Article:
Either way, the moon will not lack fans. "Black-Silver Wolf", a writer and witch from Pennsylvania, celebrates the winter solstice instead of Christmas. She and her friends plan to combine their traditional solstice celebrations with full moon rituals this year, including a healing ceremony where they hold candles to the moon and hand them to the sick. "To me, the full moon symbolizes the sublime in femininity," she says. "We often perform healing actions on full moon days, and they work well."
{Appeared in Haaretz newspaper, 22/12/1999}

– – – — – – – — – — – –
The night between Wednesday and Thursday this week will be an especially bright night - the amount of light projected from the moon will be 7% greater than the average amount. Also, the moon will appear that night much larger than usual.

Several factors will combine to cause this: First, and most importantly, the moon will be at its perigee - that is, at the point in its orbit that is closest to the Earth. Second, it will be full. Ilan Manolis, head of the division for small bodies in the solar system at the Israel Astronomical Society, explains that these two occurrences will happen only two weeks before the Earth, and with it the Moon, reach the point in their orbit that is closest to the Sun, which ensures that the Moon will reflect much more light than usual. By the way, the night between December 22 and 23 will also be the longest night of the year.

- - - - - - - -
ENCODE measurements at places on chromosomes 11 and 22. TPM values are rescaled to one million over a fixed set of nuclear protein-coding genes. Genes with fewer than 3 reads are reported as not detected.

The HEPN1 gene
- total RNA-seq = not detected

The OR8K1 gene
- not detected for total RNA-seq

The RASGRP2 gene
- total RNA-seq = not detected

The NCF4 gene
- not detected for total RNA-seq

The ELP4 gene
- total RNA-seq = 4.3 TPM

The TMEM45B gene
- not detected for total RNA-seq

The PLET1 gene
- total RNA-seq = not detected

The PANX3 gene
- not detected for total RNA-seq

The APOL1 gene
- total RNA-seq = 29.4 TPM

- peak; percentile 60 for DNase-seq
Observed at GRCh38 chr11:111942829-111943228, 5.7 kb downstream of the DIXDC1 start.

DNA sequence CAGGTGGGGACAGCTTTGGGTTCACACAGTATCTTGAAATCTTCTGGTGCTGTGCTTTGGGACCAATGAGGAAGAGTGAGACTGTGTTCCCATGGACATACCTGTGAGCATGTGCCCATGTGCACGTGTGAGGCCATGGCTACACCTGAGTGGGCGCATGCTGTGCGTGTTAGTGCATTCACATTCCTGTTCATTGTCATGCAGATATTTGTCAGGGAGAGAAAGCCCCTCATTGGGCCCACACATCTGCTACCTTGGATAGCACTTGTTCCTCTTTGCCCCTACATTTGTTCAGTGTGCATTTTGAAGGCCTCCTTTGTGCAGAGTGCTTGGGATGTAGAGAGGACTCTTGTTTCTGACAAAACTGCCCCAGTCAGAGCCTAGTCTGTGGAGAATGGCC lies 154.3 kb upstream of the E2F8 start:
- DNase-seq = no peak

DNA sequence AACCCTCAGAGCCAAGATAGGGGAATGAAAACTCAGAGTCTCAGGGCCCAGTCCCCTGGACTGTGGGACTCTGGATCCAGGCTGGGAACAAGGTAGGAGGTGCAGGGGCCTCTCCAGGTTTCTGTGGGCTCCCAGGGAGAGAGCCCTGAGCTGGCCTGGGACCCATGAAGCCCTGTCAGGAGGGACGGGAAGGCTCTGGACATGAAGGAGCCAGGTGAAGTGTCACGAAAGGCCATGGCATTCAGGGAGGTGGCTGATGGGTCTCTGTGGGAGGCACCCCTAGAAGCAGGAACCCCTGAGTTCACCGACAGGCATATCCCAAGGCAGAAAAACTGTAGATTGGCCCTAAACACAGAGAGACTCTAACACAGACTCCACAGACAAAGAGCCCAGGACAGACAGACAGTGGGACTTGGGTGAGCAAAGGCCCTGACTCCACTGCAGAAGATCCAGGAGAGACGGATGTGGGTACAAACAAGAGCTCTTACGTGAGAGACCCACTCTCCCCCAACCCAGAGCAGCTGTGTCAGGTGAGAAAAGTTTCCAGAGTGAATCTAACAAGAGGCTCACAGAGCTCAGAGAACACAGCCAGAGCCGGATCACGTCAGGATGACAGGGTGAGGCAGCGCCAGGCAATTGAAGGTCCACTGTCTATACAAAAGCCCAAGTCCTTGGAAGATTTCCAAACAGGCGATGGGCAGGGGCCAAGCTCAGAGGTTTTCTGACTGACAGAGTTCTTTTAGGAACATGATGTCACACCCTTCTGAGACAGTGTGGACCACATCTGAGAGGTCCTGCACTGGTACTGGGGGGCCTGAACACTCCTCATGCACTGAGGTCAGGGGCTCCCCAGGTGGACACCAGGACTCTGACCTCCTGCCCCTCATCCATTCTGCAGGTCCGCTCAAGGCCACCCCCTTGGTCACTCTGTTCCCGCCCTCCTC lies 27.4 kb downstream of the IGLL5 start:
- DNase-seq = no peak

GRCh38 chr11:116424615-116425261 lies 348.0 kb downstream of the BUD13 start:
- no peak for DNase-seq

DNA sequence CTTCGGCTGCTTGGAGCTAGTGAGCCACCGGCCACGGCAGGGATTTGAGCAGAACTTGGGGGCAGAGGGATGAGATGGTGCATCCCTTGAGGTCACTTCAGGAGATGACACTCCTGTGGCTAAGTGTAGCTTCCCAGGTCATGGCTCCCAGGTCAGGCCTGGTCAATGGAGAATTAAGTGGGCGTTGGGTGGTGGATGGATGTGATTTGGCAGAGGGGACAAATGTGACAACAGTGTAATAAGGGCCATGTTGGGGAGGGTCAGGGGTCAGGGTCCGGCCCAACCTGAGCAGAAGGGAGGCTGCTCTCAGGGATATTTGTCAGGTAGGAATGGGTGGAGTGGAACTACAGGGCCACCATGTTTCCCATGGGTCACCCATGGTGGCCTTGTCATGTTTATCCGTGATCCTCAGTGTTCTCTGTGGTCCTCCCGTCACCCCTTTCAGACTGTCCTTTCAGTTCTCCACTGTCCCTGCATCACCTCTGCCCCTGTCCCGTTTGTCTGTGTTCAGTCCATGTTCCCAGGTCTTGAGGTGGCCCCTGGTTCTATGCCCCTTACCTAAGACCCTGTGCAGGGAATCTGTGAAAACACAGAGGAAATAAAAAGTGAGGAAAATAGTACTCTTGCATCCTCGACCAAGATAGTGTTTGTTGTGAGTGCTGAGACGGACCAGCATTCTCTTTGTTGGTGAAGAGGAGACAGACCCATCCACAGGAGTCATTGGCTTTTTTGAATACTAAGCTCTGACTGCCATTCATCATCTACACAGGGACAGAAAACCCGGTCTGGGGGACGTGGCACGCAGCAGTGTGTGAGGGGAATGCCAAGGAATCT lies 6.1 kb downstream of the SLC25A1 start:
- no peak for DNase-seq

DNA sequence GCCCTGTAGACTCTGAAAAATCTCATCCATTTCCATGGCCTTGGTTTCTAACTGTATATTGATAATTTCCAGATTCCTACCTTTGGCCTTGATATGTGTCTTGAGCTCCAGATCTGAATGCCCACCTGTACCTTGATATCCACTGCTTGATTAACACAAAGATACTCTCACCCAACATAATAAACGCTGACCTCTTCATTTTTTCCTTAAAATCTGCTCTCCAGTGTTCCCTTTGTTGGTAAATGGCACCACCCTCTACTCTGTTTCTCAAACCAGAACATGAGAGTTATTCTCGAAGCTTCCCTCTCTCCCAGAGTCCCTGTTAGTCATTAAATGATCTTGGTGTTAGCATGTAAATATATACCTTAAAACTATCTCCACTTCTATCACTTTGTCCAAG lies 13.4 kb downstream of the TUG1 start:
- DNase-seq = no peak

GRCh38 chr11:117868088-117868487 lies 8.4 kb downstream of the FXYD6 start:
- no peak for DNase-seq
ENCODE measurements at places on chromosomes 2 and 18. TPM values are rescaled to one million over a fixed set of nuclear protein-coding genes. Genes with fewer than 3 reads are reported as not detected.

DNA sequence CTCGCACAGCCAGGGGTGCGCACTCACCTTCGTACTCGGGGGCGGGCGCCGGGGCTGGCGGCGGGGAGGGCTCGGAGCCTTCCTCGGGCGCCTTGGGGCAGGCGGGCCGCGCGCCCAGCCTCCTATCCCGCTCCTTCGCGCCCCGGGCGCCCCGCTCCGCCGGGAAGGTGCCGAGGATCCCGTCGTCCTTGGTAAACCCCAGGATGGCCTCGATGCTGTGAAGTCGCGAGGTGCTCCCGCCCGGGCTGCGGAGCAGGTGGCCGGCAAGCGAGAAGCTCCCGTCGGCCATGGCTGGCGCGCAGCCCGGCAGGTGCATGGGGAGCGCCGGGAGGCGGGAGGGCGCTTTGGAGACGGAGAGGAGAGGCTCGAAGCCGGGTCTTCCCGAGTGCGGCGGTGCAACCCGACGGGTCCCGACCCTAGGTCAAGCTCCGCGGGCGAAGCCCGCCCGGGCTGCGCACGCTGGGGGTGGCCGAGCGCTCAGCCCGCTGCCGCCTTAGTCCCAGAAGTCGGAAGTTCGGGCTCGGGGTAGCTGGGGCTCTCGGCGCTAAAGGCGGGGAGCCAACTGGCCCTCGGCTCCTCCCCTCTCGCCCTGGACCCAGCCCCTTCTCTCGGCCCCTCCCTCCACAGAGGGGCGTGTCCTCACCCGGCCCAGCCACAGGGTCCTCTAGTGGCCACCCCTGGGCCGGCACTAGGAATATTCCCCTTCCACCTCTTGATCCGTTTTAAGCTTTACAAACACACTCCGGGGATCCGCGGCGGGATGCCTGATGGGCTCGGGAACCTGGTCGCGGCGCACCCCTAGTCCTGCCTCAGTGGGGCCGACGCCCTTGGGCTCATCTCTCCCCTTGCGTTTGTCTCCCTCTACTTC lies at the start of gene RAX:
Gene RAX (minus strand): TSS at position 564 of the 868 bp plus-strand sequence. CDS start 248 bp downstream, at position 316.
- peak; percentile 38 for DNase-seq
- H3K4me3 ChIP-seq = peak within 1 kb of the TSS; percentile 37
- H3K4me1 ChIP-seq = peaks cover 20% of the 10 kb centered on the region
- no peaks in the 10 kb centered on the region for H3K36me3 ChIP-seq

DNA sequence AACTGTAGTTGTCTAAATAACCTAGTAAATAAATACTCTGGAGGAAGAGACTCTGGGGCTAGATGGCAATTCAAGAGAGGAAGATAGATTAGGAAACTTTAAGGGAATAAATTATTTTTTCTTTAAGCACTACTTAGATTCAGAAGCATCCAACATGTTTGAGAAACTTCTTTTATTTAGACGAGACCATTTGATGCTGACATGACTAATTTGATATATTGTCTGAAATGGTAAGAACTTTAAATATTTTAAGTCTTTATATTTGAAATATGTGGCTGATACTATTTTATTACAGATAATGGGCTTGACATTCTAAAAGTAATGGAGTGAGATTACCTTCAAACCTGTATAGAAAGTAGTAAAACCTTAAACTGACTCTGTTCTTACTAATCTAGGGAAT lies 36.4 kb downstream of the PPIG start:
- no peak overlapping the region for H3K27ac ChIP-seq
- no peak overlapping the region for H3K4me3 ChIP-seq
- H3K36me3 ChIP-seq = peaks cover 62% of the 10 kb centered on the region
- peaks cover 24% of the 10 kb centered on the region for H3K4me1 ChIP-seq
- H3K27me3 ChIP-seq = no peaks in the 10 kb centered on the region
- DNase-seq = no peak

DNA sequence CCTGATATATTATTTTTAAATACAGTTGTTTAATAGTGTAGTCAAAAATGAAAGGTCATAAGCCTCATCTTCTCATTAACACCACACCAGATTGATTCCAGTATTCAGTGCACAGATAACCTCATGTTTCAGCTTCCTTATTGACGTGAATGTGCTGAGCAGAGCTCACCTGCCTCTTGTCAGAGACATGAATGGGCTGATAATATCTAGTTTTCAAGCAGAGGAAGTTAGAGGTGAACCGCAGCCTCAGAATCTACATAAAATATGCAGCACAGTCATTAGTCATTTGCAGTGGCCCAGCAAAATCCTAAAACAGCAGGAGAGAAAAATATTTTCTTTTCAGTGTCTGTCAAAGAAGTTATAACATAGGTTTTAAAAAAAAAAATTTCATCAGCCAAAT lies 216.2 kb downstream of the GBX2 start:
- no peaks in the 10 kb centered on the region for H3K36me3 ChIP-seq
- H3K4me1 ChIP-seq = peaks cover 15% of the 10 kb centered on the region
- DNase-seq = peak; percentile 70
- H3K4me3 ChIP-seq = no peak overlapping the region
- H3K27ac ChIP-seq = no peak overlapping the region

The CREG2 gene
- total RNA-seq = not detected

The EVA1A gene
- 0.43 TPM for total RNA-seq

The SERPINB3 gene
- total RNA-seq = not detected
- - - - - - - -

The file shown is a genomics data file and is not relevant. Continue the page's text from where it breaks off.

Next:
According to an e-mail sent to many sites of astronomy enthusiasts, the combination of his phenomena - a full moon, at the closest point to the Earth, on the longest night of the year - is rare and occurs once in 133 years. But Ilan Manolis explains that this case is not so rare. It last occurred in 1991, and before that in 1980. What makes this year special is the proximity between the three phenomena: they will happen within a span of only 10 hours, while usually the span is much longer: only twice in the last 150 years, in 1866 and 1991, have the three phenomena happened within a span of less than 24 hours.

The magazine "Sky and Telescope" compared data of all the years in which the moon was full while it was at the point of waning. The magazine asked to check in which year out of these years the frigate was the closest to Earth. On Wednesday night, the moon is expected to be at a distance of 356,654 kilometers from the earth; In December 1893, January 1912 and January 1930, the magazine found, it was closer. In 1912, the most spectacular moon was observed in the last two hundred years. On the day it was at its closest point to the Earth, the Earth was at its closest point to the Sun. As a result, the moon was 25 percent brighter than usual.
{Appeared in Haaretz newspaper, 20/12/1999}

Leave a Reply

Email will not be published. Required fields are marked *

This site uses Akismat to prevent spam messages. Click here to learn how your response data is processed.